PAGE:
Tuesday, December 23, 2003

I find this a bit sinister:

Chinese wooing thinkers on right

Talks with hard-liners seen as part of a push to lift influence in US

Building on strengthening ties between China and the Bush administration, Chinese leaders are quietly wooing influential conservative think tanks in Washington.

A delegation from the educational arm of the Chinese Communist Party last month held back-to-back meetings with the American Enterprise Institute and the Heritage Foundation, incubators of conservative thought on everything from US foreign policy to taxation. The closed-door sessions, which were led in part by Republican Newt Gingrich, were unusual for their candor on such issues as Taiwan and China's growing AIDS problem, according to participants. The meetings revealed an increasingly confident China eager to discuss competing ideologies with hard-line American conservatives....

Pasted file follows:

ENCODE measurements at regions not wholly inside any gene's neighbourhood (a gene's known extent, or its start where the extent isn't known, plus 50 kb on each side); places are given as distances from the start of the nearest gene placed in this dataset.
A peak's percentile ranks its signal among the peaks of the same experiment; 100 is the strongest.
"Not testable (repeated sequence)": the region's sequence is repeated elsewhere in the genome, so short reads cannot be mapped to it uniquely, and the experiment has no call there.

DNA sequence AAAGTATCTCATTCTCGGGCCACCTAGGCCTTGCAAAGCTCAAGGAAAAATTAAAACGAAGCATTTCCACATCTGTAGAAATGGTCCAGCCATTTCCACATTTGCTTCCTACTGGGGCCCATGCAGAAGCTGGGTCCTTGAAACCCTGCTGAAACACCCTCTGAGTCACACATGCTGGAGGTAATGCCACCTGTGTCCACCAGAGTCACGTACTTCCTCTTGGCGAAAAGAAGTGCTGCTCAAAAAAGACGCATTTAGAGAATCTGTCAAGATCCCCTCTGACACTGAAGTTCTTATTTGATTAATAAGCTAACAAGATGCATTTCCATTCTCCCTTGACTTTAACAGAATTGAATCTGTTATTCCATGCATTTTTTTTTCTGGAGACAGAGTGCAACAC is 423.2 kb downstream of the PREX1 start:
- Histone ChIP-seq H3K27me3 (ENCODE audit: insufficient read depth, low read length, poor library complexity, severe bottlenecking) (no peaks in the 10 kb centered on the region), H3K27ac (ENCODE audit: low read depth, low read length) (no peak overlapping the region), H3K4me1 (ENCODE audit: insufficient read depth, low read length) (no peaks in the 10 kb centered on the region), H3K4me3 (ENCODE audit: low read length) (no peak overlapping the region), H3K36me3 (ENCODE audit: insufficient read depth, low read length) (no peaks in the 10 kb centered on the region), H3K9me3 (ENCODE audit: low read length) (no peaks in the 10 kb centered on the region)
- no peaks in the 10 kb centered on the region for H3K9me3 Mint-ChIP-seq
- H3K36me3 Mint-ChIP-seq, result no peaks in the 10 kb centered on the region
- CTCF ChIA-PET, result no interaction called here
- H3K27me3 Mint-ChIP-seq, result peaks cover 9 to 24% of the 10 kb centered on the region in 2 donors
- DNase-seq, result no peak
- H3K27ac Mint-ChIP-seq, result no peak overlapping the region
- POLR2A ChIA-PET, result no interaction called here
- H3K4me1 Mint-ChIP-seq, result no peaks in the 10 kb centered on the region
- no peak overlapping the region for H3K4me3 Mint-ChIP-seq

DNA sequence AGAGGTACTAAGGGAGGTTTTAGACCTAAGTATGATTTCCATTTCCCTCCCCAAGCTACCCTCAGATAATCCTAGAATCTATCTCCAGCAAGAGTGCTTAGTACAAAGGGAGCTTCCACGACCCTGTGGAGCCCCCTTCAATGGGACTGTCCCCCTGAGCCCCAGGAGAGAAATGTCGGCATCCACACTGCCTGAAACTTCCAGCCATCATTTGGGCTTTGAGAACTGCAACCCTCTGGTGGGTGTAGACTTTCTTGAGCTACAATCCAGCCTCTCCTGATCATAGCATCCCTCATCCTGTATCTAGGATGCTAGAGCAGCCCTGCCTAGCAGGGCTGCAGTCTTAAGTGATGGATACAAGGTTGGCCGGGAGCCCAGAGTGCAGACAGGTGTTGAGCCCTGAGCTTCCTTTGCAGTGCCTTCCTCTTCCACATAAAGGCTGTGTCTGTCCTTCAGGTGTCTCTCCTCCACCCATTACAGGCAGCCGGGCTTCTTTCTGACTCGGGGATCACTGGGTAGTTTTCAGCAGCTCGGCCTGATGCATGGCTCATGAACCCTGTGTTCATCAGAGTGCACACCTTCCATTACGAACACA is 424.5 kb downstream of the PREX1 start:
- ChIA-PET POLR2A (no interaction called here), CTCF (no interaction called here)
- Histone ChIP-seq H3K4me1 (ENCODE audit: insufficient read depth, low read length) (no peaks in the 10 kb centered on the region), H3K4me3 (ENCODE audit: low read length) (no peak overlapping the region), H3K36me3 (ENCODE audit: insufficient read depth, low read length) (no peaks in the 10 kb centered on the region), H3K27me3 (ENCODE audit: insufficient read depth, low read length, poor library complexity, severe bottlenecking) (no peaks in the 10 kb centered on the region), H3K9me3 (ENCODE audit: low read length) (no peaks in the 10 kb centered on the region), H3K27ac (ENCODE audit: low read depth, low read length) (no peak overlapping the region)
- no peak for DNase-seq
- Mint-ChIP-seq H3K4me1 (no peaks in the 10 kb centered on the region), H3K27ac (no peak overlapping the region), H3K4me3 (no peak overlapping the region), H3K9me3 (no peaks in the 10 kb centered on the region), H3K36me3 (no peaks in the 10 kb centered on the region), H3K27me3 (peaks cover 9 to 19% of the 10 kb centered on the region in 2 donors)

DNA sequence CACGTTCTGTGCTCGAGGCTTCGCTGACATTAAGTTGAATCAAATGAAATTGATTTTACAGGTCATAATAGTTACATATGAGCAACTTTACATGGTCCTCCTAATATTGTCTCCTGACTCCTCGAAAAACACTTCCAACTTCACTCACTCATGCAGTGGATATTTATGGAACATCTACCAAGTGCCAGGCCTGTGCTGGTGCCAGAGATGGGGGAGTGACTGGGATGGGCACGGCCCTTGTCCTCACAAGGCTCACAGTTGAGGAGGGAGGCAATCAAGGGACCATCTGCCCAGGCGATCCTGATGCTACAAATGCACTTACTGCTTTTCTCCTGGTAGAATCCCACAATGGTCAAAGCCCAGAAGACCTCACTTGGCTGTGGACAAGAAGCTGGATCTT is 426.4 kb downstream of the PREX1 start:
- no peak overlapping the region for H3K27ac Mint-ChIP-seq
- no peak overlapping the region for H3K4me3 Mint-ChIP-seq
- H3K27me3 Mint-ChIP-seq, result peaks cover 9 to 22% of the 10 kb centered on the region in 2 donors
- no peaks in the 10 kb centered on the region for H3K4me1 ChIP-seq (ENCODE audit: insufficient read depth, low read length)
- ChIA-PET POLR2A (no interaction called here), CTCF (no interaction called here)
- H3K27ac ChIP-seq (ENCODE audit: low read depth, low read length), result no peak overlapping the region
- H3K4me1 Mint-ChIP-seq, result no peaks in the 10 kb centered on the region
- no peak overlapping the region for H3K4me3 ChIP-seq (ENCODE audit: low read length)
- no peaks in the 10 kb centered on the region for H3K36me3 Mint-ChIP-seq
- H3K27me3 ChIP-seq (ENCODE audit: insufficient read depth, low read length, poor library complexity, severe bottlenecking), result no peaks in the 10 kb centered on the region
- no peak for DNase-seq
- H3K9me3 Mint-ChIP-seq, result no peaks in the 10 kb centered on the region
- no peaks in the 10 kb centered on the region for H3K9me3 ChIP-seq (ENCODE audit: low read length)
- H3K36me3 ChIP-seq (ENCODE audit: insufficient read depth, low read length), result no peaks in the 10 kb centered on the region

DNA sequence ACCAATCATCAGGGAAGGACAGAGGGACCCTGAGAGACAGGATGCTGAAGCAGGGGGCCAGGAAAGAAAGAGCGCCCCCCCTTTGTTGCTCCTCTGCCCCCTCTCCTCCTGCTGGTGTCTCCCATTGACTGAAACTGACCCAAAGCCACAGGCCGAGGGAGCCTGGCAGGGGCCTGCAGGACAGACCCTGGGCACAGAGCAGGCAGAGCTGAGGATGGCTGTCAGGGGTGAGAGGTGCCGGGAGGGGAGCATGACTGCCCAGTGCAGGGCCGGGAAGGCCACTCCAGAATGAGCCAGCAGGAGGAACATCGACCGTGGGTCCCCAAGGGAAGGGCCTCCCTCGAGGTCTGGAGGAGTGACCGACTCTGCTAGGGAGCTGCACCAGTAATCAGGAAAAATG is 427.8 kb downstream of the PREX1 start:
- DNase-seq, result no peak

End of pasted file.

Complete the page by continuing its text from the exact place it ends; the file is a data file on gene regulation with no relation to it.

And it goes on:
Members of the American Enterise Institute made the initial invitation. The delegation reciprocated by inviting Gingrich and institute president Christopher DeMuth to China....

Kevin A. Hassett, an economist at the American Enterprise Institute who advised Senator John McCain, an Arizona Republican, during the 2000 presidential campaign, embraced China's argument that its $140 billion trade imbalance with the United States is a necessary but temporary price for economic growth in both countries.

"I do think the trade deficit issue is overblown," said Hassett.

...John Tkacik, an Asia specialist at the Heritage Foundation, said the meetings were "cordial and professional. I told them what I think, and they told us what they think." Tkacik had just returned from a visit to China where he lectured various official groups and universities on American conservatism.

"They were mostly interested in trying to figure out who's who in the American conservative movement and the difference between neocons and regular cons. No one convinced anyone of anything but they were happy to have us because Heritage paid for the whole thing."

--Boston Globe

The Chinese model is big business without democracy. Are we surprised that the people in power find it appealing?

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